Heitkamp, Hoeven join farm bill conference committee
BISMARCK — All three members of North Dakota's congressional delegation will negotiate a new farm bill with Democratic Sen. Heidi Heitkamp and Republican Sen. John Hoeven announcing their conference committee appointments Wednesday, Aug. 1.
Heitkamp and Hoeven will be two of nine senators on the farm bill conference committee. The multi-year bill includes everything from nutrition assistance to crop insurance and commodity supports.
The current farm bill is set to expire at the end of September.
Republican Rep. Kevin Cramer, who is challenging Heitkamp this fall, was named as one of 47 House farm bill negotiators last month. Democratic Reps. Collin Peterson and Tim Walz, both of Minnesota, joined him.
Roger Johnson, the former North Dakota agriculture commissioner who’s now president of the National Farmers Union, said he doesn’t remember North Dakota ever achieving the same level of representation during farm bill negotiations. But he noted both senators are members of that chamber’s ag committee and the House appointed many conferees.
“Still, (North Dakota) should be well represented — hopefully they all argue for the same things!” he said in an email.
Heitkamp's office said she'll have jurisdiction over “every piece” of the bill because she’s on the ag committee. Cramer was appointed through his membership on the House Energy and Commerce Committee, and he previously said his jurisdiction would include renewable fuel standards and rural broadband.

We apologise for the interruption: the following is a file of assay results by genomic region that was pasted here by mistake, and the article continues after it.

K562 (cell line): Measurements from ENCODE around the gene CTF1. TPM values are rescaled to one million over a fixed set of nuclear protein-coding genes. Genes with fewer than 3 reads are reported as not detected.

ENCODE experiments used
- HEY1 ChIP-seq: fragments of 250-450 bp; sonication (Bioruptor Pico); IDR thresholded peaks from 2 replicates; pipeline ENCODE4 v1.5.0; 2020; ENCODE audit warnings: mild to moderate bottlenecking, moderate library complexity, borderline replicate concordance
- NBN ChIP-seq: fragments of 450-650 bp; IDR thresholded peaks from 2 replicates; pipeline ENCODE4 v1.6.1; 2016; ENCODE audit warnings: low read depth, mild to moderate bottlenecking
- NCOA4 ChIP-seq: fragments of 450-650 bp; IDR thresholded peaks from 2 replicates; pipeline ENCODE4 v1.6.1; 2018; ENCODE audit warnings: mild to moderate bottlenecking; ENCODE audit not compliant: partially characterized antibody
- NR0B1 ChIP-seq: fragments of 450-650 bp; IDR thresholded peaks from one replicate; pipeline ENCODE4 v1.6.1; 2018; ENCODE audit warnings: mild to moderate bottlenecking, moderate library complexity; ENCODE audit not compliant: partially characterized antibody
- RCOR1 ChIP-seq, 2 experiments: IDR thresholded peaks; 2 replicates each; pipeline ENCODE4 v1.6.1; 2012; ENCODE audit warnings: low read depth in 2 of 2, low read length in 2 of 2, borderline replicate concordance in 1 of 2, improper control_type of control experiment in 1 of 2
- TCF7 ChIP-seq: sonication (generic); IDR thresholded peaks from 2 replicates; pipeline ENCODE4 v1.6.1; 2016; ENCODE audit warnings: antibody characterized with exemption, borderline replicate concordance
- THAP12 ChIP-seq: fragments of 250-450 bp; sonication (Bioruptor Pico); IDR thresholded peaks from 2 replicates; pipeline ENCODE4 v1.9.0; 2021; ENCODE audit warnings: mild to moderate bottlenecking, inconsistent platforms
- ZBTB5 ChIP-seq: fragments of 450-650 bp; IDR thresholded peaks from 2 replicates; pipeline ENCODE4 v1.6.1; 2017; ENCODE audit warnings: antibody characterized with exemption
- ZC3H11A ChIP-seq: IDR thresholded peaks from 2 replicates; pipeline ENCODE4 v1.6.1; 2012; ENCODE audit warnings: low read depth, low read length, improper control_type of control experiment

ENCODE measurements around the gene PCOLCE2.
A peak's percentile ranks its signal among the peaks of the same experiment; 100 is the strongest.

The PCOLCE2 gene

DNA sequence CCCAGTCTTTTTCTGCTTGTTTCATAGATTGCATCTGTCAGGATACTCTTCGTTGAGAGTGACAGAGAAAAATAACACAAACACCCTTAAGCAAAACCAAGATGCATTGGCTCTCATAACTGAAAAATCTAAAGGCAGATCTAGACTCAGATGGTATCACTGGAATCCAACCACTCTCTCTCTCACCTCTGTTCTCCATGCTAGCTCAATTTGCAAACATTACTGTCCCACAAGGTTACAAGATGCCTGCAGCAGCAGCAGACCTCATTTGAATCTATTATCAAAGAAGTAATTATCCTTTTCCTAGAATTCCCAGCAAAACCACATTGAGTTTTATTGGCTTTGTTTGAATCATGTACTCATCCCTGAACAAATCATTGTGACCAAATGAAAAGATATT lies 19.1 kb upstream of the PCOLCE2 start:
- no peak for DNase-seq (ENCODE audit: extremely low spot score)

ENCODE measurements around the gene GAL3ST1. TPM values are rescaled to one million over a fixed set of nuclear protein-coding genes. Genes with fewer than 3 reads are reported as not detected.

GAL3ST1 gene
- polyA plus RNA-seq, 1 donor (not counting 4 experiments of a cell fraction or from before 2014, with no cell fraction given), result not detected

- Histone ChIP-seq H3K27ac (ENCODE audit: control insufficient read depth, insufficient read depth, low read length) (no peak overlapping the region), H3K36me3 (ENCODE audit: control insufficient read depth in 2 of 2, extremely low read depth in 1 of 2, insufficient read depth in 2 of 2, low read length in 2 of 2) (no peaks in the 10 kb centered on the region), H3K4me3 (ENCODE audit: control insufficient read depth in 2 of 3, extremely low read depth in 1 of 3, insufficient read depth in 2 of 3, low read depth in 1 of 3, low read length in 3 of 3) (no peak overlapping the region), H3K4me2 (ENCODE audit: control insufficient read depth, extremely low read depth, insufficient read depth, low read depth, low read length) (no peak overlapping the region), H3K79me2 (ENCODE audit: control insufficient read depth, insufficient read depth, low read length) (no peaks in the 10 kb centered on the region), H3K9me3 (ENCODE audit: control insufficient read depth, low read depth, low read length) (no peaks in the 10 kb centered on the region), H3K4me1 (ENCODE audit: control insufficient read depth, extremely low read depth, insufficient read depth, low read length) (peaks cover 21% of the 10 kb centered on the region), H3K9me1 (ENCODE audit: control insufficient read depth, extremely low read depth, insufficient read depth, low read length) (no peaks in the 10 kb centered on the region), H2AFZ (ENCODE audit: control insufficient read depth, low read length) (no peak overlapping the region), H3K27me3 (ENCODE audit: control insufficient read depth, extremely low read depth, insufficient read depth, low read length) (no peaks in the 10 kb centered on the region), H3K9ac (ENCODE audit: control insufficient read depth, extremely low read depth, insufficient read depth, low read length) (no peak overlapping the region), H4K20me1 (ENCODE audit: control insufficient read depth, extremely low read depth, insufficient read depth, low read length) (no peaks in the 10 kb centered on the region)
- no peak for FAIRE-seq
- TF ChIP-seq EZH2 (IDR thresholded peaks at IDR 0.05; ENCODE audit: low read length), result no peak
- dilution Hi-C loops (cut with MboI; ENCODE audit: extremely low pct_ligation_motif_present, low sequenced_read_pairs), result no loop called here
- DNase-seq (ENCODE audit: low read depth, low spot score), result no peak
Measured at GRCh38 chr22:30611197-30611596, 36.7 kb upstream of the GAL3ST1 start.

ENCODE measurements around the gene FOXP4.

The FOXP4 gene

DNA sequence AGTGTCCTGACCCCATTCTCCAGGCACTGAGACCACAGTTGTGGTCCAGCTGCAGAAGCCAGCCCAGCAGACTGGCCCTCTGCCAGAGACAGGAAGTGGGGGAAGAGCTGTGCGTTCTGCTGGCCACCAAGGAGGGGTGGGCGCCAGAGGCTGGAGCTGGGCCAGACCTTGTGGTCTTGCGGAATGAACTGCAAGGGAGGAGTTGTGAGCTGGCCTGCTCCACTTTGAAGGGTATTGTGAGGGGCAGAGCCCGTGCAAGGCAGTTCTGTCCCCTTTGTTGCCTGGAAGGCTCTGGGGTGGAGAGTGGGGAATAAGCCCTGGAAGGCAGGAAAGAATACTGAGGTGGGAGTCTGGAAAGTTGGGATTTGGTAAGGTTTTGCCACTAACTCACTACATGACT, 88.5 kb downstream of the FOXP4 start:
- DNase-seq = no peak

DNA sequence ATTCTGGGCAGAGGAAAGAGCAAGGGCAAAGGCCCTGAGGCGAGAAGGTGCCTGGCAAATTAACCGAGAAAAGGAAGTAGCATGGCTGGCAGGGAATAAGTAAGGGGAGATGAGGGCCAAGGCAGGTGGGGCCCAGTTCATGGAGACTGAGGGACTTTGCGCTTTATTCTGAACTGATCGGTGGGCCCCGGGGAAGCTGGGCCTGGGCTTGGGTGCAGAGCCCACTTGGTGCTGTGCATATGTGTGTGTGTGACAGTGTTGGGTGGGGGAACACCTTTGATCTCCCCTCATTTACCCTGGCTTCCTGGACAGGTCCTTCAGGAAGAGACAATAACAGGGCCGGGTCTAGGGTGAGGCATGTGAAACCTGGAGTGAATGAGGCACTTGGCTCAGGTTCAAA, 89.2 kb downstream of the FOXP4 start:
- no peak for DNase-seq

A Heitkamp campaign spokeswoman previously called Cramer’s appointment “politics at its worst,” noting that he doesn’t sit on the ag committee and has been more defensive of President Donald Trump’s “reckless” trade policies.
But Heitkamp herself said Wednesday that the appointments were an “excellent thing” for North Dakota. On Twitter, Cramer likewise called it a “big victory” for the state.
In a statement, Heitkamp said completing the farm bill is her "top priority" and called the Senate's version of the legislation a “strong, bipartisan” bill. The House narrowly passed its version with new food stamp work requirements without any Democratic votes.
Heitkamp and Hoeven both said in interviews that the debate over food stamps, known as the Supplemental Nutrition Assistance Program, would be the biggest sticking point in the negotiations. Heitkamp suggested the House language would be dead on arrival in the Senate and noted there are already work requirements in the program.
Both Heitkamp and Hoeven were hopeful the bill can be completed before the end of September, although Hoeven said it could “drag out some” with the SNAP debate. And the House’s August recess could complicate the calendar.
“Right now our farmers are facing a lot of uncertainty with the trade issue and low ag prices and so we need to try to get this done as soon as we can,” Hoeven said.